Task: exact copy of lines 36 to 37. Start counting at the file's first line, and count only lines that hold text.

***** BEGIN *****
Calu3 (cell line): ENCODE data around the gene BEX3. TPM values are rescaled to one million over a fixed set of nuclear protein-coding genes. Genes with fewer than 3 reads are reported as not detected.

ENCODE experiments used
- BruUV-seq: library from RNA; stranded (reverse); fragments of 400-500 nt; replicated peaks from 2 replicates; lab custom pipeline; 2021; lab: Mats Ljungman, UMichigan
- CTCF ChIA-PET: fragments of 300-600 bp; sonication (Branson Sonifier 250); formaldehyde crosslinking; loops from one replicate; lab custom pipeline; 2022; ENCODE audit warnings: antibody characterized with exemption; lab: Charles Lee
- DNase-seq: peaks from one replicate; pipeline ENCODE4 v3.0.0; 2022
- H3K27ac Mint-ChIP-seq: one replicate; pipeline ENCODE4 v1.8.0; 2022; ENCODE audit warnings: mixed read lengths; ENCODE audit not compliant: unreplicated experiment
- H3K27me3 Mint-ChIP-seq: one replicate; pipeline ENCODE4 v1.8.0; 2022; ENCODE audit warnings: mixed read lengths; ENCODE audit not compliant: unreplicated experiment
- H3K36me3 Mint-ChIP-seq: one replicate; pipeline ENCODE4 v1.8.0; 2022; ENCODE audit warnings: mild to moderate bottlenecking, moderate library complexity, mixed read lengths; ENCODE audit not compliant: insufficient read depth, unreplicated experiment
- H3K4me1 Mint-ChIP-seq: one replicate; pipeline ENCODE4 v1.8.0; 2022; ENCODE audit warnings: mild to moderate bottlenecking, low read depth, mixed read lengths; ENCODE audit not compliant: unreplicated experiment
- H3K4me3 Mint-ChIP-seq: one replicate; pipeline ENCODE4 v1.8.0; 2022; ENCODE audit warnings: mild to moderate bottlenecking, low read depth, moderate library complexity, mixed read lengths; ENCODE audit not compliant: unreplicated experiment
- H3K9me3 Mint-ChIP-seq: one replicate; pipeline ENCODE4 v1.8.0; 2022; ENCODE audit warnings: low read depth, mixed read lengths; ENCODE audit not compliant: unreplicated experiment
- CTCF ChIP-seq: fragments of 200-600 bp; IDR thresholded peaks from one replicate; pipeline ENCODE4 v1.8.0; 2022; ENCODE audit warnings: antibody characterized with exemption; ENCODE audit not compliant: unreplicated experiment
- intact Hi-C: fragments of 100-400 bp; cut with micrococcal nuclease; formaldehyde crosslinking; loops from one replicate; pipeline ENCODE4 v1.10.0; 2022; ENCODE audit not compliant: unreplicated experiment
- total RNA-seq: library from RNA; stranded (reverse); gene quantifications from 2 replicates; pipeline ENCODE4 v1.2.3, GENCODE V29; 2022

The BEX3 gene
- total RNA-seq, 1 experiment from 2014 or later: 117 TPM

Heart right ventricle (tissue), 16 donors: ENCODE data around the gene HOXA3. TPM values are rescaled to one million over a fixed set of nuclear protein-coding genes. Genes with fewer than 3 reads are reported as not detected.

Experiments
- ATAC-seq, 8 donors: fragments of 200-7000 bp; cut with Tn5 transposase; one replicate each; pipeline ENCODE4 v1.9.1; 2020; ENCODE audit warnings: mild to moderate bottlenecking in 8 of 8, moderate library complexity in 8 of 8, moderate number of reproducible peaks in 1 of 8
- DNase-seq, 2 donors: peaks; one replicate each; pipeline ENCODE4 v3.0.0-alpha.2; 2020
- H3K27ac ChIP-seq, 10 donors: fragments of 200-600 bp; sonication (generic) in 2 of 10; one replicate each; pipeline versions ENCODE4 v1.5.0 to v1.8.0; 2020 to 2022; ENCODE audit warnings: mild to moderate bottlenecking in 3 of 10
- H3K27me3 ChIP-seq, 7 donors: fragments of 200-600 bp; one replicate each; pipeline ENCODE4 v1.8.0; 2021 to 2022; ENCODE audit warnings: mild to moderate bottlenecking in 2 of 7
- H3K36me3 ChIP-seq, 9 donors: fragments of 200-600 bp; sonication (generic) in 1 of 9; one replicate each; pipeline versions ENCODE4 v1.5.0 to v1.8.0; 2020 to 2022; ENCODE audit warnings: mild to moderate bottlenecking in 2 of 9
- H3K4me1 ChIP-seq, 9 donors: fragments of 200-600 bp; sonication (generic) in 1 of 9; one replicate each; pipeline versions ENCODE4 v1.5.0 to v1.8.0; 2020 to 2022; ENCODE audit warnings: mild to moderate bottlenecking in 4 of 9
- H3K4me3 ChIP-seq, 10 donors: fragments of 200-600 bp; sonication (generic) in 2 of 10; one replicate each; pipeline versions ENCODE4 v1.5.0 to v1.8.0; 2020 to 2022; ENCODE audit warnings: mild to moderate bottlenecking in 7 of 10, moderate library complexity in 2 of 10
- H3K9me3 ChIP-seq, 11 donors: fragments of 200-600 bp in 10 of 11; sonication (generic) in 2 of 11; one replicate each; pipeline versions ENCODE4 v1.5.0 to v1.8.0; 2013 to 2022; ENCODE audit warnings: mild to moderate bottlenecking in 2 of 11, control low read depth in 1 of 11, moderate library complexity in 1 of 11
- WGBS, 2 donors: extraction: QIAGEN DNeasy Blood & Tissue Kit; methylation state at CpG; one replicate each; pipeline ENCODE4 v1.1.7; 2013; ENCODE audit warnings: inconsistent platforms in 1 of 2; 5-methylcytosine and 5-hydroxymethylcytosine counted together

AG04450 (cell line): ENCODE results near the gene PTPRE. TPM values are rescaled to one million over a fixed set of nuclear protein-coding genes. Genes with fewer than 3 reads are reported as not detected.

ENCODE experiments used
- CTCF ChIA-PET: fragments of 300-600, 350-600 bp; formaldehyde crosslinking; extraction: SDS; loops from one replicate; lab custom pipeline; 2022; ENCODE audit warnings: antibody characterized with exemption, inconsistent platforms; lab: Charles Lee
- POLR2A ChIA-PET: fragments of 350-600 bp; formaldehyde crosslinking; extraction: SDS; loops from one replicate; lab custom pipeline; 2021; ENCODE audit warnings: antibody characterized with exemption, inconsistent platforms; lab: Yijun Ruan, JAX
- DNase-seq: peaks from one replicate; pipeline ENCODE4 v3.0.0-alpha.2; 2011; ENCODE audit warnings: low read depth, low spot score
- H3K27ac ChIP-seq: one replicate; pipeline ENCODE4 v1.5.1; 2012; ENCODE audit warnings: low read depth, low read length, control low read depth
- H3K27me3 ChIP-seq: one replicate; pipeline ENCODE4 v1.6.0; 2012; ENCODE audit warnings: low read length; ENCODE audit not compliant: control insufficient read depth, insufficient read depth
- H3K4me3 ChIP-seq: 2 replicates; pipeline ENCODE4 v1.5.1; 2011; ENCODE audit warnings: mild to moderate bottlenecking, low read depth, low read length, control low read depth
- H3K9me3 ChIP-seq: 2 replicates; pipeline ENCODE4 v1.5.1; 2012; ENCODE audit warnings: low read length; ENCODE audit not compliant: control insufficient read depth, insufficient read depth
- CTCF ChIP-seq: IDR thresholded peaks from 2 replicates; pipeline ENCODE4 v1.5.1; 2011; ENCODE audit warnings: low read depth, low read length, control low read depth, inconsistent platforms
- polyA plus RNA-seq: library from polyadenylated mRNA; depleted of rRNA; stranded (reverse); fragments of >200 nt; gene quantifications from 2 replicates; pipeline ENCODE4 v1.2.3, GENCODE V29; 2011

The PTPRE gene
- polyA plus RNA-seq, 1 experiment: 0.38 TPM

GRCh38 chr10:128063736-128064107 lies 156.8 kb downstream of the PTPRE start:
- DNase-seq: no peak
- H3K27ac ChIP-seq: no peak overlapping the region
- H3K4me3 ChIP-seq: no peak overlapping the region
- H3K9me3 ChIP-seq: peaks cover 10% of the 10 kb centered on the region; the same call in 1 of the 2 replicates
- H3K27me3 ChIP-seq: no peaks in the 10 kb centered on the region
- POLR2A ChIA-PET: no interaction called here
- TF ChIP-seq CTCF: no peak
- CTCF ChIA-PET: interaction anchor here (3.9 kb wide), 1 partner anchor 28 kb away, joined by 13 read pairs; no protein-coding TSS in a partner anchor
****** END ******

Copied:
- H3K9me3 ChIP-seq: 2 replicates; pipeline ENCODE4 v1.5.1; 2012; ENCODE audit warnings: low read length; ENCODE audit not compliant: control insufficient read depth, insufficient read depth
- CTCF ChIP-seq: IDR thresholded peaks from 2 replicates; pipeline ENCODE4 v1.5.1; 2011; ENCODE audit warnings: low read depth, low read length, control low read depth, inconsistent platforms